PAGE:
his hands open, palms out toward his persecutors, pleading.

 “You already have my money and my backpack.  Please, just let me go.  You don’t have to hurt me.  I don’
t have anything left.”

 Mason stepped in front of the boy and balled up one fist.  “You’re done running,” he said.  He punched the
helpless young man, breaking his nose with a sweeping haymaker that knocked him sprawling backwards
onto the ground.  The boy’s glasses snapped in half under the impact and the pieces fell to the pavement
on either side of their stunned owner.

 The boy lifted a hand to his face, covering his damaged nose.  When he pulled his hand away to stare at
it, bright crimson streaked his palm.  Tears of pain and fear filled his eyes and spilled down his cheeks as
he began to search the alley around him for what remained of his glasses.  They were nowhere to be
found, but as he searched, the boy’s blurry gaze fell on Teke.

 “Please,” he begged, trying to find an ally anywhere he could.  He held out his bloody hand to show he
was hurt.  “Make him stop.  Help me.”  

 Teke stepped up behind Mason and put a restraining hand on the man’s shoulder.  “Hold up a minute,
man,” he said.  He moved Mason aside with a gentle shove, then smiled at the frightened, bleeding kid.

 Without warning, the smile on Teke’s face twisted into a vicious sneer.  He raised one foot and drove it
down hard on the boy’s knee.  The joint deformed grotesquely under the force of the blow, and there was a
loud crack, like the snap of a breaking branch.

 Oddly, the boy did not cry out.  He merely peered up at Teke with a curious, bemused expression.  “I
really thought you might try to help me,” the boy said.  Then with a casual shrug, “Ah well, what’s done is

 There was a squelching pop as the boy straightened his leg and the knee warped back into alignment.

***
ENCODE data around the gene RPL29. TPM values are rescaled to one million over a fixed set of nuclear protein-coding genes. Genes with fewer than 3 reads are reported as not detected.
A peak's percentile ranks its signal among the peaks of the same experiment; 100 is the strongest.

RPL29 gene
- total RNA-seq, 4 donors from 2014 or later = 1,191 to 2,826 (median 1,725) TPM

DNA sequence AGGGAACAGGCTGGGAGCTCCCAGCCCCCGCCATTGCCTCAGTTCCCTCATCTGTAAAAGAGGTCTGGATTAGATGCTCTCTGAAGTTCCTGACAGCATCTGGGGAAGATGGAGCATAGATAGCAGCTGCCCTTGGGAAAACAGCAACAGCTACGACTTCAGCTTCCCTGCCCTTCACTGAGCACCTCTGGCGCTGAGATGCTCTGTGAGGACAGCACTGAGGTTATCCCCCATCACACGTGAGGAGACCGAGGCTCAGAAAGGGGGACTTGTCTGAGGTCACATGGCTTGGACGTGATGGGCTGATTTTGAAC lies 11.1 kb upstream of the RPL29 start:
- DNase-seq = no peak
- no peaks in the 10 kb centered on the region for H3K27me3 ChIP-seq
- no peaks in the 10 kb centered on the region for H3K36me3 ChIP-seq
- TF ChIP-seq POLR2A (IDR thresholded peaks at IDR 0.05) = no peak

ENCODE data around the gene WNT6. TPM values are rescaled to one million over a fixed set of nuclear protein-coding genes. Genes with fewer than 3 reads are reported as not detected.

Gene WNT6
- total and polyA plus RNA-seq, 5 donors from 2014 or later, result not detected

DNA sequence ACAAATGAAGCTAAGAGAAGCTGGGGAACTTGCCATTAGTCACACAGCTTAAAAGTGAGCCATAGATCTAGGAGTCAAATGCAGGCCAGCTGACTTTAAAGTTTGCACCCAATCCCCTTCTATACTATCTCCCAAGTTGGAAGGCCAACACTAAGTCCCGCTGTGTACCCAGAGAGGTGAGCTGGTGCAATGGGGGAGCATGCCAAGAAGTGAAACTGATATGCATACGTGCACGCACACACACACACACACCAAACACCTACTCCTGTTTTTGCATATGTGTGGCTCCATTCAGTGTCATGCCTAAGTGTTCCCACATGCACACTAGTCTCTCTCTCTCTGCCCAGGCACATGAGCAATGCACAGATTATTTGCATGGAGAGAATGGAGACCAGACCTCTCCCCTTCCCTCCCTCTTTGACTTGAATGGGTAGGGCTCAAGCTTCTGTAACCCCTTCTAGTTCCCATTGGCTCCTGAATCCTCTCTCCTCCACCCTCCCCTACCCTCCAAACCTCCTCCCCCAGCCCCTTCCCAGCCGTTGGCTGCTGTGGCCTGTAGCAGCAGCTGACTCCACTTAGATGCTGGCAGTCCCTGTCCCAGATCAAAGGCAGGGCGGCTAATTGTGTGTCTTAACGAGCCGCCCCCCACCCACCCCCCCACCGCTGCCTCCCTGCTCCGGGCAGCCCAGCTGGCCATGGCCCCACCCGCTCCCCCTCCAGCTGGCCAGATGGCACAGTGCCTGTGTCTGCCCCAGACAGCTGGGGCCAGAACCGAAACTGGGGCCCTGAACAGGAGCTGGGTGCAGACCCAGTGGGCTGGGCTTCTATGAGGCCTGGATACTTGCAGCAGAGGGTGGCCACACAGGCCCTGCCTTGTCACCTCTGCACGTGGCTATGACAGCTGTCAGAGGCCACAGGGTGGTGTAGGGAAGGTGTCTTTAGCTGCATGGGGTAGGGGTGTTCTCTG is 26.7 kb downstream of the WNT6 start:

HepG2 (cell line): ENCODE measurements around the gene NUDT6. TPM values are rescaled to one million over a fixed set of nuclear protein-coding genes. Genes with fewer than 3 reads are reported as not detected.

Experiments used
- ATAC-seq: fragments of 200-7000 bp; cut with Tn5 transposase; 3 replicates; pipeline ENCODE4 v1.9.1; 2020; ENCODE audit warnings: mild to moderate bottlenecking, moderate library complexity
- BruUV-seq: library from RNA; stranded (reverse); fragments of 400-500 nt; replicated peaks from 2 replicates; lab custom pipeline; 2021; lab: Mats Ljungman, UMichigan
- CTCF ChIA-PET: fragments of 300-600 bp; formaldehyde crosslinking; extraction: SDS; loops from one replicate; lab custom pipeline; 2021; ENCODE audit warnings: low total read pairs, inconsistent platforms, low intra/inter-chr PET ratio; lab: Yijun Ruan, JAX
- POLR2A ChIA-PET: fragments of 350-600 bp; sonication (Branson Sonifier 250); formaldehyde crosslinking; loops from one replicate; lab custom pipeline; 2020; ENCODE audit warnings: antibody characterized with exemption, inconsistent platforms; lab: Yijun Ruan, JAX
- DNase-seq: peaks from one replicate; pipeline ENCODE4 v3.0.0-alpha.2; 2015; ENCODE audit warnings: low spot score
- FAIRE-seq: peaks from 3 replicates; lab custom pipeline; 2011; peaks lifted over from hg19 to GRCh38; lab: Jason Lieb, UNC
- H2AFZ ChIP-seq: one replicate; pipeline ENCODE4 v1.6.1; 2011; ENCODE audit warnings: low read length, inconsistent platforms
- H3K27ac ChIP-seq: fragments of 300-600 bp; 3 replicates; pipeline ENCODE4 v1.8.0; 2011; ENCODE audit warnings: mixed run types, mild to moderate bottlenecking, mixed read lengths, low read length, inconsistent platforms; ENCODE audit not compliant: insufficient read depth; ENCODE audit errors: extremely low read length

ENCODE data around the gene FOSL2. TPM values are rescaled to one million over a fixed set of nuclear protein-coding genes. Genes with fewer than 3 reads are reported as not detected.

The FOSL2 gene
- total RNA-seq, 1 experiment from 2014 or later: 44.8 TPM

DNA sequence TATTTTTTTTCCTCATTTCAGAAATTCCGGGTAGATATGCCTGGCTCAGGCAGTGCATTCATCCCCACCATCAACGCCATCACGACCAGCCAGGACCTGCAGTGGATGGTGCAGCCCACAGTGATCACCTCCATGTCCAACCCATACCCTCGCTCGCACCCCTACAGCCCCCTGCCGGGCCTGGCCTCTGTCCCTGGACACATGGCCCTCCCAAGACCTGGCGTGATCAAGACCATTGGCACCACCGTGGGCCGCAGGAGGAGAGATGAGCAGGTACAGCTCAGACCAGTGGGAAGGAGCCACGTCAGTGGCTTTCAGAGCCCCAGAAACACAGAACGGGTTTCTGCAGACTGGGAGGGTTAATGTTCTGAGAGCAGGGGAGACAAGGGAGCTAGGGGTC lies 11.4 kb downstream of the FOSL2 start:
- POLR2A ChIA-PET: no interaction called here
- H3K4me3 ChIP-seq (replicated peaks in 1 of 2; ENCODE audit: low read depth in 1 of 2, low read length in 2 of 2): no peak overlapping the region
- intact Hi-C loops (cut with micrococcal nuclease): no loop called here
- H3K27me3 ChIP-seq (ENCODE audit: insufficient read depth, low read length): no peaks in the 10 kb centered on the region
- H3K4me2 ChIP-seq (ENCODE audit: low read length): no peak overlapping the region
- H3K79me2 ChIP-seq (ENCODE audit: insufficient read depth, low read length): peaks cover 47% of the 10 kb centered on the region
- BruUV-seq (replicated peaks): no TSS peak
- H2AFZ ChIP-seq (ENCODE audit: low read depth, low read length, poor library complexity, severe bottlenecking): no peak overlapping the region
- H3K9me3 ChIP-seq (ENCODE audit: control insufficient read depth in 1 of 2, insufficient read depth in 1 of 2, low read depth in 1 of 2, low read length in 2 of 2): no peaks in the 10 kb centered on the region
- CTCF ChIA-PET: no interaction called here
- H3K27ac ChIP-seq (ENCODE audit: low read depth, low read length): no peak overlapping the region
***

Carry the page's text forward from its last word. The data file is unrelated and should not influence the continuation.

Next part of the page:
He wiped the back of his hand across his face, trying to mop up the blood from his nose before finally,
reluctantly, resorting to using his shirt.  The young man climbed to his feet and dusted at his clothing,

 “What the fuck is going on?” asked Mason.  Teke had taken a couple steps back from the boy after he
saw the kid’s knee snap back to its normal shape.  He apparently was no longer finding this confrontation
to his liking.

 The boy glanced at Mason; the myopic gaze of a frightened victim without his glasses now completely
gone.  His were now the eyes of a predator, locked firmly onto prey.  “Every few months or so, I am allowed
out to play,” he explained amiably.  “I get one night on your world to hunt, but I have to follow very strict
rules.  If I break them, I might not be allowed to come back.”  

 The boy’s face began to contort.  His jawline stretched forward, and his teeth protruded, sharpening and
elongating until they seemed much too large for his mouth.  His hands had also grown larger, his fingers
lengthening and tapering into dagger-pointed nails.

 “Wh-what are you?” asked Teke, shuffling sideways to keep Mason between himself and the … thing …
the boy had become.

 The creature ignored his question.  “Three times,” it said.  “Three times I gave you an opportunity to walk
away.  And three times you chose to pursue me.  When you caught me, you inflicted violence upon me
although I offered you no threat.  I followed the rules.”  He laughed; a harsh, unsettling rumble from deep in
his chest.  “That makes you mine.”

 Mason backed away, looking over his shoulder at Teke.  It was finally dawning on him that he was no
longer the one in control of the events unfolding, and that perhaps it was time to be somewhere –
anywhere – else.  

 “Oh, don’t run away,” the demon pleaded, chuckling again.  Then the creature cocked its head almost
comically to one side, as if reconsidering its words.  

 “Or … do.  Yes, actually, please run.  It will be so much more fun that way.”

About G. Allen Willbanks

G. Allen Wilbanks is a member of the
Horror Writers Association (HWA)
and has published over 80 short
stories in Deep Magic, Daily Science
Fiction, The Talisman, and other
venues. He has published two short
story collections, and the novel,
When Darkness Comes. For more
information, visit
www.gallenwilbanks.com, or check
out his weekly blog at